One symbol that is damaging to women is snakes as a symbol of female sexuality because of snakes association with sin. This symbol is one that permeates throughout society and has its roots in the bible. The symbol has its origin in the story of Adam and Eve is where the devil in the form of a snake tempts Eve to eat the forbidden fruit. In the modern-day context, however, this association can perpetuate the cycle of subconsciously slut shaming because female sexuality is associated with snakes, and therefore sin, while male sexuality is not. Never do you see a man’s sexuality degradingly depicted with a snake.

          Associating snakes with female sexuality is seen throughout works of art. Some artists, such as Kara Walker, use this symbol in their art as a critique and to embrace female sexuality. Walker portrays a woman intertwined with a snake while she participates in self-penetration. This particular artist turns the symbol that many may find degrading into a powerful image of female sexuality. Walker is critiquing this symbol and the negative connotation of expressive self-sufficient female sexuality by embracing the degeneration. She embraces this stereotype and makes it the forefront of her painting, which many may find graphic. By making a detailed and expressive image she is desolating the stereotype and embracing female sexuality.

          The association of female sexuality with snakes can perpetuate the stigma that a woman’s sexuality, whether it be promiscuous or monogamous, is sinful. Woman’s sexuality, both women who are cis and trans, should be celebrated instead of viewed as somewhat sinful or scandalous. Perhaps the decreased use of symbols such as snakes would help end the cycle that views sexual activities of woman as sinful or slutty while men doing those same acts are simply men and those actions go unquestioned.  


Kara Walker

Kara Walker in her actual art does not use many colors and generally all the people portrayed are silhouettes.  We are forced to look at aspects of the person, such as shape, hair, facial features etc. Because of this simplicity she manages to portray stereotypes strongly. For example, in her art titled  “Mississippi Mud” we  have no choice but to stereotype the child. Through her use of stereotypes she also depicts racism, the south and what actually went down there, treatment of women etc. Together the stereotype and history shown makes her work stick around in our mind thus forcing one to address the stereotype and the history that comes along with it.

With that in mind, obviously there are many different stereotypes that exist today.  Often they are subtly conveyed in images.  A very dangerous stereotype is that the successful person is one who earned a lot of money and has a high power career.   In the attached image, Sheryl Sandberg, the COO of Facebook is deemed “successful.” The article itself writes about her “mission to reboot feminism.” However, a glance at this cover photo and one gets the feeling she is successful because she has an extremely high position and earns a lot of money. It is true that Sheryl Sandberg is very successful. However, I think it is harmful when it is conveyed as the ultimate success. Most will not become really wealthy or have positions such as Sheryl’s. Yet, if the expectation is that earning money and having a powerful career is making it in life, and one does not accomplish that, then they will feel like the ultimate failure and become depressed. Therefore, I think that “success” in our society should be redefined.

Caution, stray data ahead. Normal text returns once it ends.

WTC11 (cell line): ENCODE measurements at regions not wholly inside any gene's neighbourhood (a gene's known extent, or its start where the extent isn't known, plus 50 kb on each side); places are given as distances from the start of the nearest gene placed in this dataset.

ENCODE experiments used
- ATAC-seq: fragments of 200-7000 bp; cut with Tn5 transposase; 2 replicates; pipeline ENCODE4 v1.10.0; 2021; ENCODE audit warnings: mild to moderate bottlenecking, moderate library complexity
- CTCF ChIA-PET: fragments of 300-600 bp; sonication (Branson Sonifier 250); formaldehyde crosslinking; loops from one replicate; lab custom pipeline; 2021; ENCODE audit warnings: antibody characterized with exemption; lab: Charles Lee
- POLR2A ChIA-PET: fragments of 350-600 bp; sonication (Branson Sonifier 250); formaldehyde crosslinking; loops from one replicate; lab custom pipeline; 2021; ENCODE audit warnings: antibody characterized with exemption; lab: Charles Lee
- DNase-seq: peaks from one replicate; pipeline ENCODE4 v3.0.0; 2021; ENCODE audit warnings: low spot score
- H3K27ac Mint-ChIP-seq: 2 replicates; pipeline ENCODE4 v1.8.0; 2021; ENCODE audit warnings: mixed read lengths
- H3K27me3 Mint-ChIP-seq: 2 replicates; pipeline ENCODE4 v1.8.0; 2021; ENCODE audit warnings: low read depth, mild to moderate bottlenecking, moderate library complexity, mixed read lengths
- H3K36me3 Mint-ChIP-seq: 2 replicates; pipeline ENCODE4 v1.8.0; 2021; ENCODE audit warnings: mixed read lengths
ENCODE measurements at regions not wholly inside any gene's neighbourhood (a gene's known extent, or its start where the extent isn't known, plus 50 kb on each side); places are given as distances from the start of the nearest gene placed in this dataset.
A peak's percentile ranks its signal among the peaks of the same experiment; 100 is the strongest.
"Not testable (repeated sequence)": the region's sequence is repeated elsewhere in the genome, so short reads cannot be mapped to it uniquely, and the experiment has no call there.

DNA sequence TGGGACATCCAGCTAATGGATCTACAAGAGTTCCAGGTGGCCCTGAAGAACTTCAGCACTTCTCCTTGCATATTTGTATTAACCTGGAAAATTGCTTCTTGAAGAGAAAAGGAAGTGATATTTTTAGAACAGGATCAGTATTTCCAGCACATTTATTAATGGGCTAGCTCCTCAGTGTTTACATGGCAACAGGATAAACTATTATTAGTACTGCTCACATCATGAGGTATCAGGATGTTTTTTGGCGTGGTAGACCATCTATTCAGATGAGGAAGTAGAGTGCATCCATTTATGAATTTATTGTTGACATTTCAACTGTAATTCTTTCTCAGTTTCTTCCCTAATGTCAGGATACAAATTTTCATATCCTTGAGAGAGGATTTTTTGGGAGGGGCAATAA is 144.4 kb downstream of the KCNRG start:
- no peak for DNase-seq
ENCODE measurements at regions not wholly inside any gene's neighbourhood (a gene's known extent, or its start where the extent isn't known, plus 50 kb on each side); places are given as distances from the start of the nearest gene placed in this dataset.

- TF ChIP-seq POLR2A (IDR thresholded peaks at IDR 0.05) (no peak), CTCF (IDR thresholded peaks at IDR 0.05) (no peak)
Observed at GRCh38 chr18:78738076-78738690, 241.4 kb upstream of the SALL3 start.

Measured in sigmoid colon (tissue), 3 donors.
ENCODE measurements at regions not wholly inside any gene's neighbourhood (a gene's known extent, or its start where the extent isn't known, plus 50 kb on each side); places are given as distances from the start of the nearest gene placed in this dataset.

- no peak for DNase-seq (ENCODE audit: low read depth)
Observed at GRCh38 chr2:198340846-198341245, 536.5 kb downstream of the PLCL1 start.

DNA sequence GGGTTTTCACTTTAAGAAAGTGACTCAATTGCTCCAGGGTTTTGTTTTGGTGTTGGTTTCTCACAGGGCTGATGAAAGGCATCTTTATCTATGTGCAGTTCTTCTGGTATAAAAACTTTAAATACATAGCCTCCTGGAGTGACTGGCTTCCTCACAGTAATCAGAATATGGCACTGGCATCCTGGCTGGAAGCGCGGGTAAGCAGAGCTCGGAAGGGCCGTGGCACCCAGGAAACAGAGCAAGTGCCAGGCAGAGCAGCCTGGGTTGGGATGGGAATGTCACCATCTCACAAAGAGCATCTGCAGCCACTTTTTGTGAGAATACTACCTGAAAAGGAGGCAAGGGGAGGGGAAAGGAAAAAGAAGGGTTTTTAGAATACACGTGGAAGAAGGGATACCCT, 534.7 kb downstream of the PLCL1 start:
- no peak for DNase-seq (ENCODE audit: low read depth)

Kara Walker Post – Blog # 4


With Kara Walker, the message resonating through this single piece is only one in a kingdom of millions. Walker, with most of her art, uses silhouettes and plays with the limits of ambiguity and everything but. She paints a scene with enough detail to understand the concept she is trying to convey, but leaves space for detailed interpretation. It sometimes become difficult to decipher which limb belongs to which character, but this becomes a clever tactic that feeds personalization. In the image above titled, Cover of my Negro Novella, it resonates a feeling of exhaustion, It pulls the viewers into its time and place, and allows them to physically feel the torment of the past. Walker often tampers with landscapes and this is the prime example. The man (below the other), seems as of he is trudging up an exponentially steep slope. The man above him, also black, pulls his arm back, as if to remind his fellow negro that the only position they must remain in is to be inferior than the whites. His face speaks volumes; he looks up through the crack of the walls to something grander. The very idea of autonomy keeps his soul alive, as if enslavement fails to trouble him if he’s still connected to something bigger than both the prisoner and the jailer.




Edwin Forbes was an extremely influential artist during the American Civil War. In order to portray the time objectively as possible, he was known to draw anything and everything in its most natural state. In the image above, Edwin sketched the shabby exterior of a southern cabin used by the house servants and farm-hands. The house looks as if it will collapse, as if it lacks a proper foundation to support its weight. This, however, is contrasted by the spirt exerted from its inhabitants. Thousands of soldiers recalled with immense pleasure the kindness they received from the blacks in the south. The sick and wounded soldiers would receive not only love but pies and pastries from the old ‘aunties’;no one would be turned away. The liveness of the enslaved would be so impactful, where the town depicted above would radiate, not from eloquent houses or architecture, but from the dense souls living in it. Both Forbes and Walker speak about similar times using two drastically different art styles and manners. They, however, uniformly project the concept of breaking stereotypes and bringing the truth to light.